[sic] Magazine

Editors – The Weight Of Your Love.

Four years is a long time. In that time, Editors have lost their guitarist, and expanded their line-up. But would you know? The world has changed, and we have changed, but nothing has changed as we journey through life together, slowly and towards the future. The Weight Of Your Love may sound flippant, using, after all the ‘L’ word, but it is Editors at their best. Whilst there is a left turn away from the potent mixture that made In This Light an engaging tale of electronics, this is a different and compelling record, the sound of a new identity but already known. And my God, these songs. I know I have said ‘these songs saved my life’ before, so many many times. But these songs. They mean so much. I’ve only known these songs a few days, but the tales they tell are known, familiar. These are songs taken from the heart I didn’t know I still felt.

So very personal.

The Weight Of Your Love is the gravity of romance. The power of love. Not in a liberating, way, but in the way that love carries with it something. A middle aged man knows the baggage of love. The luggage you cannot leave behind. It is heavy, and child-shaped, marriage-shaped, debt-shaped. From the opening song to the last, this is a record that utterly knows the meaning of love, the terrible power of entanglement, that the thing that sets you free can also imprison you, that gives you powers can also tie you down, and that a relationship is swapping one set of terrors for another set. From the opening ‘The Weight’ to the final notes of ‘Bird Of Prey’ this is a record that sets Editors apart. Some – cloth eared fuckwits – say it sounds like Coldplay . If Coldplay were this good, I’d adore them. Yes, ‘A Ton Of Love’ sounds like Echo & The Bunnymen . But Echo & The Bunnymen are brilliant. So shush now.

Editors may have changed, but the promise they showed on the last record has been fulfilled in a completely different way. Moving from what could have been the cusp of an electronic-fuelled revelation, they instead became less about the world. Less about machines. They became soul. ‘Sugar’ has the kind of rolling, pulsing threat of a mid 90’s rock act, but with an emotional literacy. This record has more soul than the entire histrionics of many ‘soul’ singers who can hit the perfect note but never feel a thing. I’m atomised, breathless, raw. And it is just music, just songs, but these are not just songs, these are so much more. These are feelings: emotions wrapped in sound.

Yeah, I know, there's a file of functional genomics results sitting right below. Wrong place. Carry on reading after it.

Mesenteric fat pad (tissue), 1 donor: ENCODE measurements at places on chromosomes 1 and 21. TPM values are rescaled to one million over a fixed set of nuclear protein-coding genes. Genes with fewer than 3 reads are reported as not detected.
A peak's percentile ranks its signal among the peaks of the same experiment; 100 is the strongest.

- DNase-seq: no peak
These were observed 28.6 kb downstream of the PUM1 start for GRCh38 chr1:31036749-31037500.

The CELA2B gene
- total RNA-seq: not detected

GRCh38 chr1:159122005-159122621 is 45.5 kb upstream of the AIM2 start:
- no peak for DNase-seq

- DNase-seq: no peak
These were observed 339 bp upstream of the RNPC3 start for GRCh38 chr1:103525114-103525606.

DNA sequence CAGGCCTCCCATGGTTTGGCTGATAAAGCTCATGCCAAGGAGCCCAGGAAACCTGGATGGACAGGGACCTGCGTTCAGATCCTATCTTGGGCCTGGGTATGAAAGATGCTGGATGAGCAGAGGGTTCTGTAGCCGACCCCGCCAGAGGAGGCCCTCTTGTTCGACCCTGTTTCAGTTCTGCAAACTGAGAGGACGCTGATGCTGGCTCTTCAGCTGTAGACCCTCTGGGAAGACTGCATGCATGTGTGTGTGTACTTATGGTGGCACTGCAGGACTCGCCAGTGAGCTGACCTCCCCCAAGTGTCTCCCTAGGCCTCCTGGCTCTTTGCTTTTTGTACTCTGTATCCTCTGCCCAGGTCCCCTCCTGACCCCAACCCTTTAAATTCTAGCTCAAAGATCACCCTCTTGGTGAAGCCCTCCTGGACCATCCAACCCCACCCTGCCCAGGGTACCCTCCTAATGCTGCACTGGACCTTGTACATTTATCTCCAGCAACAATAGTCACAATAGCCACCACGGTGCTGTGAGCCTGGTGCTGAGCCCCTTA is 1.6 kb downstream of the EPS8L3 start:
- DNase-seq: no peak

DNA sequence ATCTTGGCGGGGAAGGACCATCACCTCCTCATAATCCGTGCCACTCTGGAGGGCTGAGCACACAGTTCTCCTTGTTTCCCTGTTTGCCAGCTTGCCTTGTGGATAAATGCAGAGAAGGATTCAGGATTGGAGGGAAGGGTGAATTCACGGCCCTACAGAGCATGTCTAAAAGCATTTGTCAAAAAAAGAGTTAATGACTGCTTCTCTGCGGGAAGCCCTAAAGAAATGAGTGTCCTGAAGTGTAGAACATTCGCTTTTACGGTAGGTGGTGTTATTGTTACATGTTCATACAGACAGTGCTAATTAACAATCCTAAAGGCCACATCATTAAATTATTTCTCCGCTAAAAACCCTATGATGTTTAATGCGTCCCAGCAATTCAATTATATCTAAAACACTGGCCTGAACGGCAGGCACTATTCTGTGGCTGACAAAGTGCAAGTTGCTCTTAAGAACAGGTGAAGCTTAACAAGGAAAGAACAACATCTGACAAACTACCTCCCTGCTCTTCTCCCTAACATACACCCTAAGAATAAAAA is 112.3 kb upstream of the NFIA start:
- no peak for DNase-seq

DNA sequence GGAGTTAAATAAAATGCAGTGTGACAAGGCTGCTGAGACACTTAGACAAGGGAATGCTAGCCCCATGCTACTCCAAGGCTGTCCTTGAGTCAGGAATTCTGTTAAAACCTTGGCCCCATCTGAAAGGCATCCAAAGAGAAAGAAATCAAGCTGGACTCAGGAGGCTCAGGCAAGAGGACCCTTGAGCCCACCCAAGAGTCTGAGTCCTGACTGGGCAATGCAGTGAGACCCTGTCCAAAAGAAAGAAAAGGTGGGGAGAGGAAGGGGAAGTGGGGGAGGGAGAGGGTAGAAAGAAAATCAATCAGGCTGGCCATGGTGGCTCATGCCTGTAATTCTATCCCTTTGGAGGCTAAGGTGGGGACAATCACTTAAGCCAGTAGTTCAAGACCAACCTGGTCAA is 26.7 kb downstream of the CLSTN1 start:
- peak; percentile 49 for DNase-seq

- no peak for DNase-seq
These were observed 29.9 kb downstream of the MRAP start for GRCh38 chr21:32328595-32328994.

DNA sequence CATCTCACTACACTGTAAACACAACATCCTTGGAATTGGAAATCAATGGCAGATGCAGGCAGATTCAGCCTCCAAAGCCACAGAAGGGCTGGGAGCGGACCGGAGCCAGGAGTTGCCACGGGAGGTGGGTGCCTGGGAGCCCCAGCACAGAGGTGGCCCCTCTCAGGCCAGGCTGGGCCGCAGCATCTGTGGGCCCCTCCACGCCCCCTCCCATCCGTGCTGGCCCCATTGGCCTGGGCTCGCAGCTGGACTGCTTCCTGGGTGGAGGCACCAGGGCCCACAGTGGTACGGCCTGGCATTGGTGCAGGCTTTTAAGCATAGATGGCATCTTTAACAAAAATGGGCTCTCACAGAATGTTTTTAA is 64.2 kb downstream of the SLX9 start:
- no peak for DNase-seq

‘What is This Thing Called Love?’ slays me. It has been years since the first time I heard something, I had to stop everything else, sit down, and just listen. It’s just a song, but it’s the story I’ve known over 20 years. Every word is ripped from my world. The first time I heard this I had to stop. I sat down, and just listened. Every word. And by the end, I was crying, This is my world in a song. Knowing it is here I feel less alone in the world. Because someone else feels this. The comfort, as such, of being sad. My God, this song. This bloody song. No song I have heard in years – twenty years – has done so much for me. Nothing. Not even ‘Nothing’, the amazing song that follows it. Because the original band arrangement, played live regularity throughout the last year has been shorn away and turned into a heart-rending soulburster. But still, only a fraction of what it once was. It sounds like the changing of the world. Like the end of one universe, the start of another, as the world built unravels and falls away – as I’ve got nothing, nothing left – only you. We walk through a crowd of strangers.

Love, the word, the concept, the feeling, carries with it a weight and a gravity. It can bring you down, it can set you free. In all its forms, the laughter, the tears, love is beautiful. Every kiss is a promise of wonderful things. Every moment of love comes with an inevitable sadness. One day we will be separated, we will hurt, we will cry, we will be rent against our will from the things we love, be they life itself, or a parent, a child, a small rabbit. Love is to hurt, and to know that it hurts, and to be brave enough to love anyway. And that is the weight of love, and it’s a weight worth holding.

This record is amazing.

For more from Mark, please visit The Final Word